3. Using the products specified iodine concentration, calculate how much you need to feed per day to satisfy but not substantially exceed your horse’s iodine requirements. When using FeedXL, this is easy. Simply put enough seaweed meal into your horse’s diet to meet the calculated iodine requirement. No pen and calculator required.
    FeedXL will also make sure that if your horse is being fed other iodine containing supplements these are taken into account.
  4. Carefully weigh and feed the calculated amount of seaweed to your horse each day. Never give your horse free access to seaweed; this will just be an iodine toxicity waiting to happen.

seaweed1

A Special Note about Mares and Foals

There is a particular risk in feeding seaweed to pregnant and lactating mares. Excess dietary iodine accumulates in the placenta and is excreted in milk. Thus foals born to mares consuming diets high in iodine will be at risk of developing iodine toxicity. Foals from these mares may be born dead, or very weak, with a poor suckle response. Those who live and continue to suckle from their dam will likely develop skeletal abnormalities as iodine toxicity causes low serum thyroxine hormone concentrations and the thyroxine hormone is crucial for cartilage maturation and bone formation.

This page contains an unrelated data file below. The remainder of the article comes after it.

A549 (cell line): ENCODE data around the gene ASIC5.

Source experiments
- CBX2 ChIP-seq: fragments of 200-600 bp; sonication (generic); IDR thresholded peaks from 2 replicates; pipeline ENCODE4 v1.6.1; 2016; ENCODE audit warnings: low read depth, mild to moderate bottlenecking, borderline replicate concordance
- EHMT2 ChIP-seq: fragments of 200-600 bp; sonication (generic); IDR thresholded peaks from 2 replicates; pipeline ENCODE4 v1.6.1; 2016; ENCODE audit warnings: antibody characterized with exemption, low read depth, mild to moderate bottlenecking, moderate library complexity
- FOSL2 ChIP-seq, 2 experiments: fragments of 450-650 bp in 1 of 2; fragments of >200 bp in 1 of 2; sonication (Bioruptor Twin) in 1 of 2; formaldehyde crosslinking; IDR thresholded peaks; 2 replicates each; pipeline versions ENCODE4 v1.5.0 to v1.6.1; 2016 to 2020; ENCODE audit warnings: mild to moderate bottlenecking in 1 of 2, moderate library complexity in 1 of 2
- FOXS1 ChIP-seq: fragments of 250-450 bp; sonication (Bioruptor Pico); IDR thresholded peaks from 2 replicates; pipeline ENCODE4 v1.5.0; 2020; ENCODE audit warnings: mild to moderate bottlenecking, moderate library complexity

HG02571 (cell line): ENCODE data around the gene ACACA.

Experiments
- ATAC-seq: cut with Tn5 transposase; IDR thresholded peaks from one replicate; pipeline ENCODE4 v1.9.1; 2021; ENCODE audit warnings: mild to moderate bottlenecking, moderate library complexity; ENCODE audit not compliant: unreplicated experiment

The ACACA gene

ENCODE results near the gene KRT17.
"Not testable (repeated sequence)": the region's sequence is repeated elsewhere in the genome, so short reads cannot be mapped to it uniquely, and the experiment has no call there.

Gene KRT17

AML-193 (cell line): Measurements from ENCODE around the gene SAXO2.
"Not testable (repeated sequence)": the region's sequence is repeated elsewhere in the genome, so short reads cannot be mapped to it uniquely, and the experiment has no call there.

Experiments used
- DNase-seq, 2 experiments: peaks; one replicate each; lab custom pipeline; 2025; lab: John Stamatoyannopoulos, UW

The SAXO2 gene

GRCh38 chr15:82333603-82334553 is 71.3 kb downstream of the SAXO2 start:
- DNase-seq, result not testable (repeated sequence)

The Final Slime…

Think carefully about feeding seaweed to your horse. If your horse doesn’t need additional iodine in its diet then I would suggest you don’t feed seaweed. If you do decide to feed it, do so with extreme caution, ensuring that you always use FeedXL to calculate the amount to feed and weigh and feed that amount accurately. Don’t guess, it’s definitely not good for your horse’s health!

 

This newsletter by Dr. Nerida Richards was originally posted to the FeedXL user forums for FeedXL subscribers in June, 2010. If you would like be among the first to receive our newsletters then please consider subscribing to FeedXL.